The COVID-19 pandemic and other emerging infectious diseases, as well as the continuing threat of antimicrobial resistance (AMR), are reminding us of the close connections between human, animal and environmental health and the urgent need to address them in a holistic manner. Among newly discovered or emerging infectious diseases (EIDs), 75 percent are zoonotic (i.e. transmitted from animals to humans) (Taylor, Latham and Woolhouse, 2001). The unregulated expansion of livestock farming encroaches upon pristine habitats, pushing domestic animals, humans and wildlife into closer and more frequent contact, creating the same tinderbox for disease in animals as they do in humans (FAO, 2011a). Deforestation and other land use changes have an important part in the emergence of disease (Wilcox and Ellis, 2006).
To address these increasing and inter-linked health challenges, while ensuring the biological integrity of the planet, it will be important to strengthen inter-disciplinary and cross-sectoral approaches that address not only disease prevention but also biodiversity conservation, climate change, and sustainable development overall (Wildlife Conservation Society, 2019). The Sustainable Development Goals (SDGs), in particular SDG 3 (“Ensure healthy lives and promote well-being for all at all ages”) and SDG 15 (“Protect, restore and promote sustainable use of terrestrial ecosystems, sustainably manage forests, combat desertification, and halt and reverse land degradation and halt biodiversity loss”) provide a unique opportunity to break the silos and to work in a coordinated manner on human, animal and environmental health. “’One Health’ is an approach to designing and implementing programmes, policies, legislation and research in which multiple sectors communicate and work together to achieve better public health outcomes” (WHO, 2017). FAO is committed to promoting One Health in the food and agriculture sectors and to the protection of the human rights to health and to a healthy environment. This involves coordination across various sectors, ranging from plant and animal health, food safety, nutrition and biodiversity, to climate change, forestry and environmental protection. It also requires embedding the principles of gender equality, economic and social responsibility into FAO normative and operational capacity development activities. To this end, FAO closely collaborates with the World Health Organization (WHO), the World Organisation for Animal Health (OIE), the UN Environment Programme (UNEP), other UN System entities and international organizations.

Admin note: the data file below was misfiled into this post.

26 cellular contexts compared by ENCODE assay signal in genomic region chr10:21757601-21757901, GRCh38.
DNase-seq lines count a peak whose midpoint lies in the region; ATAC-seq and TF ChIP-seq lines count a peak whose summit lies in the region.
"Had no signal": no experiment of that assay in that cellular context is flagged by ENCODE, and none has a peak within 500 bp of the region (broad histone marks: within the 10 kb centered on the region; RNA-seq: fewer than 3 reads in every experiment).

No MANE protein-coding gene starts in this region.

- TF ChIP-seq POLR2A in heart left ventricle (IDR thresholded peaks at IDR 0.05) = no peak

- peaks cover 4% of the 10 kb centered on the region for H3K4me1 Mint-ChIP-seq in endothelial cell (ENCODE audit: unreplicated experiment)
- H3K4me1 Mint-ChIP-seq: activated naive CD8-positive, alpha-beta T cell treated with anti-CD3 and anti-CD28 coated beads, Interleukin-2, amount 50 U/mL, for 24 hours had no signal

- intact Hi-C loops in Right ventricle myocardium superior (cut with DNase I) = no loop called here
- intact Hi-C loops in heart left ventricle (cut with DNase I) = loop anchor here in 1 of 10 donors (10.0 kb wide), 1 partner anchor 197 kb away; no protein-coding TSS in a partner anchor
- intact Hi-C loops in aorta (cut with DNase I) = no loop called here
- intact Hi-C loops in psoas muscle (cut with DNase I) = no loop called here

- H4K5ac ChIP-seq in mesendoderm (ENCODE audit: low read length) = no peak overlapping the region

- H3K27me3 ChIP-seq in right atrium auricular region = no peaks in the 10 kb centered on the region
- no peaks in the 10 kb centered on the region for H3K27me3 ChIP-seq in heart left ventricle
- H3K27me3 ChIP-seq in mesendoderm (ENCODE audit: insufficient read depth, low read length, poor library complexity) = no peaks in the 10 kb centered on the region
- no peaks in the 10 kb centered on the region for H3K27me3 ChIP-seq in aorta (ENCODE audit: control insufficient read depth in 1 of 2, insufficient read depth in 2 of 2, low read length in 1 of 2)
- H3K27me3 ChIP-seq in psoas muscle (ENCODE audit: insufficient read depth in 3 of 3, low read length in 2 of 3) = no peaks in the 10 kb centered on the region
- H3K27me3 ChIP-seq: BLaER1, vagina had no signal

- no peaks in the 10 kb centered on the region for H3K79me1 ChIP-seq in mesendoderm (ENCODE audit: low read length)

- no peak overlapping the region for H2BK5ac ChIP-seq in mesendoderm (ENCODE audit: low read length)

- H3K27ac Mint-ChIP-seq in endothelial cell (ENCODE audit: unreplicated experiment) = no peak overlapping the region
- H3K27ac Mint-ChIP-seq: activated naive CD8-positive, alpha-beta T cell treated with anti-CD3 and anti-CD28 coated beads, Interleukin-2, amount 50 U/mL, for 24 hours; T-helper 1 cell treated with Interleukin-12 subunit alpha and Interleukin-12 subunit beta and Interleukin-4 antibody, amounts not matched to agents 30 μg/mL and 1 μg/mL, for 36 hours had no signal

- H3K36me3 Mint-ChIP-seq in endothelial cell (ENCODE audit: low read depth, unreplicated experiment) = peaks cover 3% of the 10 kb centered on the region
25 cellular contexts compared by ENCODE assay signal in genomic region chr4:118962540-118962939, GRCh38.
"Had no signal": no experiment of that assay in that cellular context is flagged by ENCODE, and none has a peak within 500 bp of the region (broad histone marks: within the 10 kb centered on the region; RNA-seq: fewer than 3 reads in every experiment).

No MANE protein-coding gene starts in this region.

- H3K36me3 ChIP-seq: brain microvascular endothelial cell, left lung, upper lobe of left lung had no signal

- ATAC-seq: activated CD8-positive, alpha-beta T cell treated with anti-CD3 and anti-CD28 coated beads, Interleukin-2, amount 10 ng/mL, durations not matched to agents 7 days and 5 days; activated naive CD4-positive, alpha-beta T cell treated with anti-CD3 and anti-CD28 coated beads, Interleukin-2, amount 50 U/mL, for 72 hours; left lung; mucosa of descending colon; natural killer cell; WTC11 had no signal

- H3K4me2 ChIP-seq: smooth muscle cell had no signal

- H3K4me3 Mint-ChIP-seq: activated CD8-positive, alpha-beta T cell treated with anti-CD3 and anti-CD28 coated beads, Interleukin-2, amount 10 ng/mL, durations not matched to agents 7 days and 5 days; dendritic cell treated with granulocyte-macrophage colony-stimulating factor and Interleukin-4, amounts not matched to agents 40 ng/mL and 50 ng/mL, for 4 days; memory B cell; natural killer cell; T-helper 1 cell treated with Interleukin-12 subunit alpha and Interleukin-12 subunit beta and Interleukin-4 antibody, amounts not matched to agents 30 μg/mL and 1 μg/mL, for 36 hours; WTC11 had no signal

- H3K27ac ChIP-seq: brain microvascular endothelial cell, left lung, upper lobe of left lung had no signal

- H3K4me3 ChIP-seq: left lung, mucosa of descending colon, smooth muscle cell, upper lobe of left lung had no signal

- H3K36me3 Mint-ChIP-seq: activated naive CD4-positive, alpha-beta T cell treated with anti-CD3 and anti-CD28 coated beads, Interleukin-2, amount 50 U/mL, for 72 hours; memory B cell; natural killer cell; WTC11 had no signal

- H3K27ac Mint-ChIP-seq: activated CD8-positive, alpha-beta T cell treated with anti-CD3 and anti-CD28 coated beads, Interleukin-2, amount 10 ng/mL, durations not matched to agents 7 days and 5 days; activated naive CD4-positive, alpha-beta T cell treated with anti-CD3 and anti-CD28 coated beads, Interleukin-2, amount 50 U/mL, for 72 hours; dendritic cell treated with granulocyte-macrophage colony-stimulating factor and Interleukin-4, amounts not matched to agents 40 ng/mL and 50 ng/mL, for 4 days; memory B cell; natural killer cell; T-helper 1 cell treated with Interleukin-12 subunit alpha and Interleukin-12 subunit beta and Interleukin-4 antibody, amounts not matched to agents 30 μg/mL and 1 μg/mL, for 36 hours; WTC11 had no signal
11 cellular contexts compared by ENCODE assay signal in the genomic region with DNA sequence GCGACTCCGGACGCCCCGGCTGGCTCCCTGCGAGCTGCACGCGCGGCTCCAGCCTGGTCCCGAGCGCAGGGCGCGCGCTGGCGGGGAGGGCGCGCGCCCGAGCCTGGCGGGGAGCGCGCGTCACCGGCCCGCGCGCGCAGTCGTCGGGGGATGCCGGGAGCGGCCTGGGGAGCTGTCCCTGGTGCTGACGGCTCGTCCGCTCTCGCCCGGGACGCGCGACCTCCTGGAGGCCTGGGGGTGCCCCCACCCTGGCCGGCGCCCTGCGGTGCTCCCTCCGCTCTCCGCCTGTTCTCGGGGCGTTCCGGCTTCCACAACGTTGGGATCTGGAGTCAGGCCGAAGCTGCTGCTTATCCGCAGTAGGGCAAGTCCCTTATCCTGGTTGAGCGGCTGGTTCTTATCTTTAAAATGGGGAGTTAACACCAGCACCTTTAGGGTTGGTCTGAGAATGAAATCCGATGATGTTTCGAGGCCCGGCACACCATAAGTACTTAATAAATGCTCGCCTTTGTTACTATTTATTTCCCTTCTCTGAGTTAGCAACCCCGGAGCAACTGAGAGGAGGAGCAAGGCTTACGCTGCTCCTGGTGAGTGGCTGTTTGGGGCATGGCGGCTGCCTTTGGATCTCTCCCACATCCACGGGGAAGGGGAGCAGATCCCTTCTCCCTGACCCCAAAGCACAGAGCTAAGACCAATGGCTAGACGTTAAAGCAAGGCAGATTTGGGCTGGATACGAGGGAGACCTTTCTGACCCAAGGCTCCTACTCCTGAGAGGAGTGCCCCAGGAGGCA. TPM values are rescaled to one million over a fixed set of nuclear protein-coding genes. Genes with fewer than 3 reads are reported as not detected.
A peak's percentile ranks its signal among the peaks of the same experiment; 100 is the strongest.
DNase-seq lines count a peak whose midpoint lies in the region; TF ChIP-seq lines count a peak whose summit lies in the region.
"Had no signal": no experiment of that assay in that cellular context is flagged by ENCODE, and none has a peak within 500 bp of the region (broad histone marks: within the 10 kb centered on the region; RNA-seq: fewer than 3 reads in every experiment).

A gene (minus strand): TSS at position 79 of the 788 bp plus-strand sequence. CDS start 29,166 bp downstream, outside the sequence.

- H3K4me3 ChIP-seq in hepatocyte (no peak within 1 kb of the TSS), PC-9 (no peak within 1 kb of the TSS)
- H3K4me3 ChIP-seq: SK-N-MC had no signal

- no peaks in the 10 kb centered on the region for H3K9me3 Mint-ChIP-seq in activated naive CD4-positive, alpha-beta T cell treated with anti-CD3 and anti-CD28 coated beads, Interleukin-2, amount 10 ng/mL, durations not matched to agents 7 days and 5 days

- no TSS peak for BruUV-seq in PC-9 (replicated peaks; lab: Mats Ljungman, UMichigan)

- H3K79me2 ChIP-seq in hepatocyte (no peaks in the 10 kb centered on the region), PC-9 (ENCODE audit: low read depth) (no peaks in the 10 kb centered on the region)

Legislation is a powerful means by which countries and regional organizations translate the One Health objectives into concrete, sustainable and enforceable rights, obligations and responsibilities, paving the way for inter-sectoral collaboration. Legislation forms the backbone of appropriate frameworks aimed at preventing the introduction and spread of pests and diseases. It can contain the key regulatory controls within a sector, establish linkages among the various areas relevant for One Health and facilitate a coordinated implementation by different authorities, all of which are important to achieving the goals of One Health.
The implementation of the One Health concept requires inter-sectoral governance mechanisms at the global, regional and national levels. All relevant institutions must work closely together, each contributing their expertise, in order to formulate the most appropriate regulatory responses, minimize gaps and clarify conflicting or overlapping mandates. This is all the more so in emergency situations, such as the current COVID-19 pandemic, where emergency needs expedited decision-making, implementation and enforcement. Only with well-established coordination mechanisms, where each institution knows its role, will a government be able to react with due consideration of all the interests and areas involved.
This brief identifies some of the legal areas involved in One Health in the food and agriculture sectors. It analyses the impact of each area on One Health and how laws, regulations and institutions can contribute to the creation of appropriately designed emergency preparedness mechanisms to prevent, respond and control emerging pests, disease outbreaks and related health challenges.